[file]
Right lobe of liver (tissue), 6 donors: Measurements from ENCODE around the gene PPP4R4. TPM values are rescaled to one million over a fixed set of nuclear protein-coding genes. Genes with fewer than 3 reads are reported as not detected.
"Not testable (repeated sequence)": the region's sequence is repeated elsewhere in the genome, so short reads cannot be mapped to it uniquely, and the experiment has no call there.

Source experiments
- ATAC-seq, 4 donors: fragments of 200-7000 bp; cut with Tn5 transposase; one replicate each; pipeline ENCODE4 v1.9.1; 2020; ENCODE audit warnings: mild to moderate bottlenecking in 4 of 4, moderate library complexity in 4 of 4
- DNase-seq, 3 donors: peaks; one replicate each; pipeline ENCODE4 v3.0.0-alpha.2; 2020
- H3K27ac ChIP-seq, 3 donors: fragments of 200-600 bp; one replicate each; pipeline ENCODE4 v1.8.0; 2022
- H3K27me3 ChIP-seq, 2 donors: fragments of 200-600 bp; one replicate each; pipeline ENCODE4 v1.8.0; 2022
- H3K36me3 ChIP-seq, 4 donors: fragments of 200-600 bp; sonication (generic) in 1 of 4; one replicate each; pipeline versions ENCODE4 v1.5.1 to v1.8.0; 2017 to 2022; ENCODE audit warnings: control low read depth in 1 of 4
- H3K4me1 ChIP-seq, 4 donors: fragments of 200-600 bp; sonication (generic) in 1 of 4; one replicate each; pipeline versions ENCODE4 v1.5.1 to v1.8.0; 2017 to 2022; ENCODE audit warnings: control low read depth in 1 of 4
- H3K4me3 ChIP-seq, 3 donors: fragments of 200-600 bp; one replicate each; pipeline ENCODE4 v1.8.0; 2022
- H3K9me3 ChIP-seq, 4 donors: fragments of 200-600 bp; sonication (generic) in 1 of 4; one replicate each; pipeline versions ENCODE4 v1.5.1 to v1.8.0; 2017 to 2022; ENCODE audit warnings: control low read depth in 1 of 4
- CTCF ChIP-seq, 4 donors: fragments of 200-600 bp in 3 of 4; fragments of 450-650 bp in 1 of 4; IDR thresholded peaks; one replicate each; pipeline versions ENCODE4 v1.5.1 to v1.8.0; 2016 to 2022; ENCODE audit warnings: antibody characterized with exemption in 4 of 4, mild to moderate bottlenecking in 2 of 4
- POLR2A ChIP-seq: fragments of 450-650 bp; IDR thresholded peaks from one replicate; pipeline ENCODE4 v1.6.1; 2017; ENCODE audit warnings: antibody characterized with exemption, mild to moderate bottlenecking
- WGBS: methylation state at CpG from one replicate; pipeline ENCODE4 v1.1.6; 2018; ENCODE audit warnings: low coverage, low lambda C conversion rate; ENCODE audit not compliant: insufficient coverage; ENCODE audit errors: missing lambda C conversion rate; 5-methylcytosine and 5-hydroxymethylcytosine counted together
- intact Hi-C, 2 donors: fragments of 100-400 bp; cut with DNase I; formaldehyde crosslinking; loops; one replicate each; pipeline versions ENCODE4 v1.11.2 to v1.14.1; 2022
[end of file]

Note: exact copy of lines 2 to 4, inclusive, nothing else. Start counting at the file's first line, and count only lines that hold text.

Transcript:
"Not testable (repeated sequence)": the region's sequence is repeated elsewhere in the genome, so short reads cannot be mapped to it uniquely, and the experiment has no call there.

Source experiments
- ATAC-seq, 4 donors: fragments of 200-7000 bp; cut with Tn5 transposase; one replicate each; pipeline ENCODE4 v1.9.1; 2020; ENCODE audit warnings: mild to moderate bottlenecking in 4 of 4, moderate library complexity in 4 of 4